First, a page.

You never know what you’re getting in an animation anthology—they tend to be grab bags of visually and even thematically unrelated material, varying widely in quality. Extraordinary Tales initially seems like it should be an exception to the rule: It’s a themed anthology of five Edgar Allan Poe short-story adaptations, all helmed by the same man. But Spanish-born director Raul Garcia seems to have gone out of his way to preserve the diverse anthology feel. Each of the shorts has a markedly different visual approach, and they feel radically distinct in terms of pacing and editing as well. In spite of the common source material and tone of oppressive psychological horror, these shorts feel like they could be the work of five different people.
Garcia, who’s worked in cel animation since the 1980s, and had a hand in most of the big Disney features of the 1990s, worked entirely in CG for this collection, and the one commonality between the shorts is an old-school computerized liquidness in the character design. Whether the characters look rotoscoped or assembled from polygons, they all move like their joints are well-oiled and their bodies are made of loosely associated planes, which gives the feature an extra dose of uncanny-valley eeriness. But the designs run a wide gamut from short to short. “The Tell-Tale Heart,” as read by Bela Lugosi in a vintage recording, is animated in stark black and white, imitating the comic-book work of Alberto Breccia. (Frank Miller’s Sin City books and Daniel Clowes’ graphic novels come to mind as well, as does the Charles Burns short in the French anthology Fear(s) Of The Dark.) And it couldn’t be more different from the lush, colorful take on “The Fall Of The House Of Usher,” narrated by Christopher Lee in his final film role, and painted in an overripe, near-neon style to evoke Expressionist art.
The other three shorts are equally dissimilar visually. “The Mask Of The Red Death” is the collection’s least-satisfying entry; visually inspired by Egon Schiele’s gaunt, twisted, muscular portraits and Pieter Bruegel’s stark color contrasts, it comes virtually without intelligible dialogue. (Roger Corman is credited as narrator, but he barely speaks.) It’s mostly a slow-panning impressionistic blur of debauchery followed by death, impossible to follow for anyone who isn’t already familiar with the story. “The Pit And The Pendulum,” breathlessly narrated by Guillermo Del Toro and presented in a stylized photorealism, is by contrast all narration and darkness, and is chillingly intense even though it feels like an illustrated voice-over. But the most striking of the shorts—both because it’s less familiar as a Poe standard and because the garish EC Comics colors and extreme angles heighten its intensity—is “The Facts In The Case Of M. Valdemar.” Julian Sands narrates this story about a man hypnotized at the point of death, and while the content of the story is almost hilarious in its junk-science belief in the occult powers of mesmerism, the results are strikingly grotesque, exactly like the comics Garcia is paying homage to.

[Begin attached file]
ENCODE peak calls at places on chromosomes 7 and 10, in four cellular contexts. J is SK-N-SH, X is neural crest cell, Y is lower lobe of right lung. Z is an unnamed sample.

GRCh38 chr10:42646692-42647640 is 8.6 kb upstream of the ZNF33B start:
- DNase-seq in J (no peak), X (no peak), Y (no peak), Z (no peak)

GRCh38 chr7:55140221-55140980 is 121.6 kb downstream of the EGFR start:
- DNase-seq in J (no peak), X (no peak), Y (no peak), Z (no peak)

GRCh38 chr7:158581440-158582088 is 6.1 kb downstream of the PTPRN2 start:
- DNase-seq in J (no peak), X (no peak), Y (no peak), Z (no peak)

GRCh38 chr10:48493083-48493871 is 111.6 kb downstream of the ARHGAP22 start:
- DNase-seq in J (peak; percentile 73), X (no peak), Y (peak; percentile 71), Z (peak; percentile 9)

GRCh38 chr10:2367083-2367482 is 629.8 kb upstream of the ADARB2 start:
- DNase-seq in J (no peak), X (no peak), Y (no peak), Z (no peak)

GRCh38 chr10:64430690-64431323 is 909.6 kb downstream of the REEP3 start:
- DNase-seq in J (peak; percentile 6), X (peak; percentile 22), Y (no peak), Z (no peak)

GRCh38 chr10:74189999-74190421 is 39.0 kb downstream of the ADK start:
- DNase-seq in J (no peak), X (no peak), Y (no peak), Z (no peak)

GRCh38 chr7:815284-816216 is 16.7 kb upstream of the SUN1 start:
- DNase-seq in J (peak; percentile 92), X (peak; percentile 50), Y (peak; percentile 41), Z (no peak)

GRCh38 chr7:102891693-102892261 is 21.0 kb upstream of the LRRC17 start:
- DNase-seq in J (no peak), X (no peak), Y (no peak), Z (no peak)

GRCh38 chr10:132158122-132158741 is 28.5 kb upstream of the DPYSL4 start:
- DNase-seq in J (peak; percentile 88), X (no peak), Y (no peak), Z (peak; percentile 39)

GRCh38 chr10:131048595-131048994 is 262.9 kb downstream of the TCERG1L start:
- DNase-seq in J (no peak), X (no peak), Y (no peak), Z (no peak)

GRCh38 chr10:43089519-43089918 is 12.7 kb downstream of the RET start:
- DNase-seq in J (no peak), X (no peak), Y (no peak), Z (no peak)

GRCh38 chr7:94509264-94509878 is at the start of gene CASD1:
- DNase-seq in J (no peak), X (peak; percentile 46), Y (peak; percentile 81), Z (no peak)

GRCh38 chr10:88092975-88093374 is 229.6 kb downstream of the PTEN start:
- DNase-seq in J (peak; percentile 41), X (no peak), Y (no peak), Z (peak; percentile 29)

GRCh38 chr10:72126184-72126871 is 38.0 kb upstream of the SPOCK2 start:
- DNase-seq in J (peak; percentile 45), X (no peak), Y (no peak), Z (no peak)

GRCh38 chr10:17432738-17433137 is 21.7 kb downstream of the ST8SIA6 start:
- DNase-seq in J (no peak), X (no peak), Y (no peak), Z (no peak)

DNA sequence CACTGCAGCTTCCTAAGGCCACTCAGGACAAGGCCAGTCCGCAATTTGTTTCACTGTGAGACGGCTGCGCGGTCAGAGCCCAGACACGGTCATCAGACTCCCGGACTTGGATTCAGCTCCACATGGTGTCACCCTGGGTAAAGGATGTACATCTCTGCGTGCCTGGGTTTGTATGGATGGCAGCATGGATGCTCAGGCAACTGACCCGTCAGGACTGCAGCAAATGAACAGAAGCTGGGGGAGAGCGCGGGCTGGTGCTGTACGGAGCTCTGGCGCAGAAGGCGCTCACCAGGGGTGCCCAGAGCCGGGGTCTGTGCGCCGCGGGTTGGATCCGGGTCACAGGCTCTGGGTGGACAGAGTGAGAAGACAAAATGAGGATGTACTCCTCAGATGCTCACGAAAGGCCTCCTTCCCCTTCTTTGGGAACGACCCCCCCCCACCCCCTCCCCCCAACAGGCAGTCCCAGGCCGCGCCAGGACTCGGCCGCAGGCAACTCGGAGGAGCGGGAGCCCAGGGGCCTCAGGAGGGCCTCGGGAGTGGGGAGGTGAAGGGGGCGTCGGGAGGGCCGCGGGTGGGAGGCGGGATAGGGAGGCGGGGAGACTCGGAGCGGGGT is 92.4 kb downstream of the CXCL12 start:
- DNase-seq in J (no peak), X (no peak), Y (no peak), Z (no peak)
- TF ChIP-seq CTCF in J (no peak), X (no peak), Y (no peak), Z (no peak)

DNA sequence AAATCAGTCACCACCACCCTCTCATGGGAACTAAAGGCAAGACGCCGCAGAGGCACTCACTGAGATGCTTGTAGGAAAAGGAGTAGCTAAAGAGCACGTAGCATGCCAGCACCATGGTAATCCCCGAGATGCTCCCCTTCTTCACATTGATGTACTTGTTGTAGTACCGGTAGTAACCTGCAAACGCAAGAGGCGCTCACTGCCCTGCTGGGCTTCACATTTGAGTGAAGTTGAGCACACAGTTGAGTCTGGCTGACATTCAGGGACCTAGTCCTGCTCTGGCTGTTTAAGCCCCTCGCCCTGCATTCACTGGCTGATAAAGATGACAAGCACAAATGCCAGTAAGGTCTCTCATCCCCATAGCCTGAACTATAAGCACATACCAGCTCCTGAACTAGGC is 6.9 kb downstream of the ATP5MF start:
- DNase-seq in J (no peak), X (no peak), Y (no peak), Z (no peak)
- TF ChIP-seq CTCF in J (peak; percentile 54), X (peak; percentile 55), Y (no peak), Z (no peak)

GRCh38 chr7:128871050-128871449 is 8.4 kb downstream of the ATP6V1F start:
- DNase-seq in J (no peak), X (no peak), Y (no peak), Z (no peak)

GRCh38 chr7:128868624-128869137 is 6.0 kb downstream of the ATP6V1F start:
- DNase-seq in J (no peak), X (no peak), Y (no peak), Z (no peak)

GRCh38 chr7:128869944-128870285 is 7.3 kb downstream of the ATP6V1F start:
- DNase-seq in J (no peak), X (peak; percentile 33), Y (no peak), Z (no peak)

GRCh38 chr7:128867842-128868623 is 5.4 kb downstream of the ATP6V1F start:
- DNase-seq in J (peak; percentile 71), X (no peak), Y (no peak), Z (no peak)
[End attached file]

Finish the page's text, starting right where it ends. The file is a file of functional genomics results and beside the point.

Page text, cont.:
But more charming than any of these pieces is the connecting tissue Garcia weaves around them, featuring Poe, reincarnated as a raven (and voiced by Stephen Hughes) exploring a melancholy autumn graveyard and conversing with an avatar of Death (Cornelia Funke) about his legacy. The lead-ins to the stories get a little attenuated, as Poe or Death remind each other about Poe’s favorite themes, but fail to make a cogent argument as to why they’re telling each other these particular stories. Still, the frame story has a delicate, mournful aesthetic that’s unusual in animation. And it works perfectly to soothe viewers between emphatic moments of crazed Poe shouting. After “It is the beating of his hideous heart!” everyone can use a little emotional downtime and reset.
Extraordinary Tales feels more like a showreel highlighting Garcia’s stylistic diversity than like a single coherent project, and some of the bits he trims from Poe are particularly regrettable. And for longtime Poe readers, there aren’t enough surprises in this familiar work. But for newcomers and animation fans, this showcase is a strong one, running the gamut of emotion from softly sorrowful to histrionic, and capably bringing out the bone-deep horror of Poe’s best writing. It’s an appropriate feature for the Halloween season, but also for fall in general: Garcia’s somber, wistful showcase bookends Poe’s stories by reminiscing about Death as an experience, a construct, and an obsession. Even within this narrow focus, it finds plenty of different shades of meaning.